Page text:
Spring forward? 2018

Volatility has been the mantra of the first quarter of 2018 and based on the current geopolitical position, this is likely to continue. As a starting line of this section, that sounds a negative stance to take, however, this may not be the case. Indeed, the International Monetary Fund (IMF) as an example has enhanced its position of global growth over 2018 and beyond on 22 January 2018. More detail can be found here: https://www.ft.com/content/d900ef2e-ff74-11e7-9650-9c0ad2d7c5b5 .

With Easter now behind us and the new tax year 2018/2019 upon us, the opportunity to spring forward with personal and business financial planning is here. There is much to consider and thus far, and of course not guaranteed, the position of the UK as we enter our last year of membership of the EU looks more positive than some had originally anticipated, at this point. An example of this was noted by the CEO of international bankers, Goldman Sachs in April here: https://www.politico.eu/article/goldman-sachs-ceo-brexit-effects-not-as-bad-as-i-thought-for-now/

It is widely anticipated that another rise in the Bank of England base interest rate is due and this could be as soon as May 2018, although some have noted that the current rate of 0.50% may be held for a little longer than this. With many pressures on UK consumers at this time, inflation being one and noted below, the High Streets of the UK may continue to endure some pressure over 2018.

Inflation reached a six-year high of 3.1% in November 2017 and has since fallen, with consumer price inflation at 2.70% in February 2018. In its economic commentary on prices from March 2018, the Office for National Statistics (ONS) notes that, amongst other factors, a small fall in fuel prices alongside food prices rising more slowly than last year has helped to reduce inflation. House price growth has remained relatively placid in comparison to the past, although London and the North East are lagging behind other regions of the UK. If you would like to read the full ONS commentary, please visit: https://www.ons.gov.uk/economy/inflationandpriceindices/articles/priceseconomiccommentary/march2018

As noted before, one major global focus for 2018, possibly not on everyone's immediate scope at this point, will be the United States midterm elections in both houses in November 2018. It is widely agreed that the results of the midterm elections will be hugely important both in terms of the Trump presidency and in shaping the US political agenda for the years ahead. If the Republicans lose control of either the House of Representatives or the Senate, the party's ability to push through legislation would be severely hampered. Were the Democrats to win control of the House or the Senate, they would have the opportunity to reject new bills and could also gain subpoena power, which could prompt a more detailed and determined investigation of the Trump administration.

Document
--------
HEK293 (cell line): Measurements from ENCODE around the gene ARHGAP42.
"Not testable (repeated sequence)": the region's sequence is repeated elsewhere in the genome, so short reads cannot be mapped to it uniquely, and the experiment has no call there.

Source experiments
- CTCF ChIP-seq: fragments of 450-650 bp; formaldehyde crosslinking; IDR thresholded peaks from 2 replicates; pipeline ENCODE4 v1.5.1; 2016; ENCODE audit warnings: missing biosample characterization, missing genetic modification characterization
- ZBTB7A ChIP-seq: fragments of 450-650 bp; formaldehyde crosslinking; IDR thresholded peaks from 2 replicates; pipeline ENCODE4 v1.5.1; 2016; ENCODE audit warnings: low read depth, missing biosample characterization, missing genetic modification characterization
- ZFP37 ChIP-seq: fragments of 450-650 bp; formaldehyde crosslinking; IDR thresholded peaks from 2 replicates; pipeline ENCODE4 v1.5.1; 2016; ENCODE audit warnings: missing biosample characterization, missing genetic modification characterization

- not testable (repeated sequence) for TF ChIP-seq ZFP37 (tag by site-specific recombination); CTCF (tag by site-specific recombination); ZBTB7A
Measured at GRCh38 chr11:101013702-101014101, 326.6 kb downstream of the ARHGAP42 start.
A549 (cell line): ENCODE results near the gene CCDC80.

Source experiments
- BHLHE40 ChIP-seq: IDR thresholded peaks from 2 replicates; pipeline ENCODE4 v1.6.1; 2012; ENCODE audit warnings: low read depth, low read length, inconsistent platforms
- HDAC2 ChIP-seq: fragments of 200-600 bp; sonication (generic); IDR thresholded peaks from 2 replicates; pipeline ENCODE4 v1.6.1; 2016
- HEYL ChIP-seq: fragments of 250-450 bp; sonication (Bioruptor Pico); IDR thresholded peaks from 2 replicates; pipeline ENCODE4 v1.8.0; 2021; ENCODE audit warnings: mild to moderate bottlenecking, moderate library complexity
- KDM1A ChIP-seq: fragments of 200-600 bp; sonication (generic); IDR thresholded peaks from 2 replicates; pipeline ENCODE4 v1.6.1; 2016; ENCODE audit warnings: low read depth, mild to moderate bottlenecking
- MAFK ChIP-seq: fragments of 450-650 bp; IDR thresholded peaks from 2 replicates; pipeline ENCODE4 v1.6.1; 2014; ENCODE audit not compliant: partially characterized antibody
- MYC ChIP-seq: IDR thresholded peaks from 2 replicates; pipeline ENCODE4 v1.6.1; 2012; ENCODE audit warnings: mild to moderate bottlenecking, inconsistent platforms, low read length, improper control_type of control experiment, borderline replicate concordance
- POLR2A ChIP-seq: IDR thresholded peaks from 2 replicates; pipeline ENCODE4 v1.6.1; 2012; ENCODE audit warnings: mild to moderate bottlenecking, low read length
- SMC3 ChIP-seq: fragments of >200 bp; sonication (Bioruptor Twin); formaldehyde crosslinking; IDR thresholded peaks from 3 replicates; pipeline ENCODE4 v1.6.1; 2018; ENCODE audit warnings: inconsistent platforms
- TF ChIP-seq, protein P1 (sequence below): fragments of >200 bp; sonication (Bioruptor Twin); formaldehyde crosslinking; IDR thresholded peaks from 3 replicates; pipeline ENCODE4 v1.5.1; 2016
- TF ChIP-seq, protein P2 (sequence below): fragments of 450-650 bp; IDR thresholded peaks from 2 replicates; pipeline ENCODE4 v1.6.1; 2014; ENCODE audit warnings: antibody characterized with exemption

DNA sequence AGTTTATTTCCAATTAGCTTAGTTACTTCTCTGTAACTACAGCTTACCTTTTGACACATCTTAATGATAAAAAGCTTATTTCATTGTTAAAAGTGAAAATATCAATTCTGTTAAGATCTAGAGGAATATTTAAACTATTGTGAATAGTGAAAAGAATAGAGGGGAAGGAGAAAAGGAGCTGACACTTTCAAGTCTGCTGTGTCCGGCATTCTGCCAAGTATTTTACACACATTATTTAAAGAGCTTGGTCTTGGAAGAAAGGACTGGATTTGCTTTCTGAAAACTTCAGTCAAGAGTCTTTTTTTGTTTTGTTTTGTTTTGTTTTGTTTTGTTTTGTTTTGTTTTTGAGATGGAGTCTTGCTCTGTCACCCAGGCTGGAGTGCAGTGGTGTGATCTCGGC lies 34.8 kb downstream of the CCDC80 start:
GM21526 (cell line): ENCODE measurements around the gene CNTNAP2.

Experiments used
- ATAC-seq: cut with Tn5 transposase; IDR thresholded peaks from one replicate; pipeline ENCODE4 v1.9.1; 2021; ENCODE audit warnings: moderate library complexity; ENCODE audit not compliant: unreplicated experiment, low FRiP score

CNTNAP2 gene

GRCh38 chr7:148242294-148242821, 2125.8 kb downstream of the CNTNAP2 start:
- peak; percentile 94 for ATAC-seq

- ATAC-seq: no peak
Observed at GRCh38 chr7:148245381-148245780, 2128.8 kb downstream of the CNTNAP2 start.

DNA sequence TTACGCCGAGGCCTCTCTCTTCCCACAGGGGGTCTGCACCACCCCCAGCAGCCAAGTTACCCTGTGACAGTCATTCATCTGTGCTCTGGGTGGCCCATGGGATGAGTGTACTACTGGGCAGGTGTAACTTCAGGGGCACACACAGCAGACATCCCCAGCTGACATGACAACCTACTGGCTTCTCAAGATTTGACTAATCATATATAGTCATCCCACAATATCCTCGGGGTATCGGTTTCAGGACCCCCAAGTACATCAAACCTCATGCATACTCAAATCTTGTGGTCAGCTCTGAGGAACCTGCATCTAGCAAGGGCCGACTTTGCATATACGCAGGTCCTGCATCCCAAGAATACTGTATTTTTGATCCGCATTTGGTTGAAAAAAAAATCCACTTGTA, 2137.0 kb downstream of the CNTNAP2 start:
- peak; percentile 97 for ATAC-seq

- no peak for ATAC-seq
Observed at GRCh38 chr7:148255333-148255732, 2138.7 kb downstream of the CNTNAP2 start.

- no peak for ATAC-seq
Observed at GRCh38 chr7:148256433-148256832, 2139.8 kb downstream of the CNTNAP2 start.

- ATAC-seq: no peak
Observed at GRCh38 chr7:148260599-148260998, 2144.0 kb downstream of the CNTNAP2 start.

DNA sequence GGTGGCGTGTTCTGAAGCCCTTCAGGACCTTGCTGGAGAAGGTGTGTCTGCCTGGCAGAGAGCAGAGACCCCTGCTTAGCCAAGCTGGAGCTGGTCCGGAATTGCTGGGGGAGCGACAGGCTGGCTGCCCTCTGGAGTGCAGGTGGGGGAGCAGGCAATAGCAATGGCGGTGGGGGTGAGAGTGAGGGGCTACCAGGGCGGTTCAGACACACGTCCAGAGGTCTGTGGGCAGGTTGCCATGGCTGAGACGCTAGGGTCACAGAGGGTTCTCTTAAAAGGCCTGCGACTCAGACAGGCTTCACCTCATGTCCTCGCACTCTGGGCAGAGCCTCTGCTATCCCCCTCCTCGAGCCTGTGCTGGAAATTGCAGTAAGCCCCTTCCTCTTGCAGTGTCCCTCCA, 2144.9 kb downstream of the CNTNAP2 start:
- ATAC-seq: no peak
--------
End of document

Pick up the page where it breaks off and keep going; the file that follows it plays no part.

In recent years we have remained keen on investment / pension allocations to the UK, North America, sterling and dollars, with a lower positive view / allocations towards Europe. We have started a process of evolving this view, with an increased allocation being focused on European funds, whilst at the same time taking a more cautious approach with regards to allocations to commercial property. This house view has in part been informed through our in-house investment committee and I have detailed this further below. At regular reviews with our clients for their portfolios, pensions and ISAs where appropriate we have considered these allocation updates accordingly.

As we have maintained before, in our view, 2020-2021 looks interesting and potentially a time of (or the lead into a time of) further change, although probably not before then. Indeed, with this in mind, we think that from a growth perspective the next few years look good, if not strong. This is not guaranteed and is only an opinion, and probably not one that will be shared by the press any time soon.

Chapters Financial Investment Committee

It is important that all directors and advisory team members are briefed and updated on the current economic climate and its data in order to inform our 'house view'. We aim to meet once a quarter and to ensure our process remains robust, we also use the services of an external consultant, Steve Williams of Cormorant Capital Strategies. For information, their website can be found here: http://www.cormorantcapitalstrategies.co.uk/

Steve Williams produces a regular macro-economic review document and, with his kind permission, this is reproduced here. We find these updates helpful in considering the current economic conditions.

No individual advice is provided during the course of this article and please remember that we can be wrong, like many others are and will be. However, have a look at some of the stats and timings that are freely available and, as we have, bring these together. The story outcome is potentially positive; it's just the way you read it!

Keith Churchouse FPFS

Director

CFP Chartered FCSI

Chartered Financial Planner

Chapters Financial Limited is authorised and regulated by the Financial Conduct Authority, number 402899.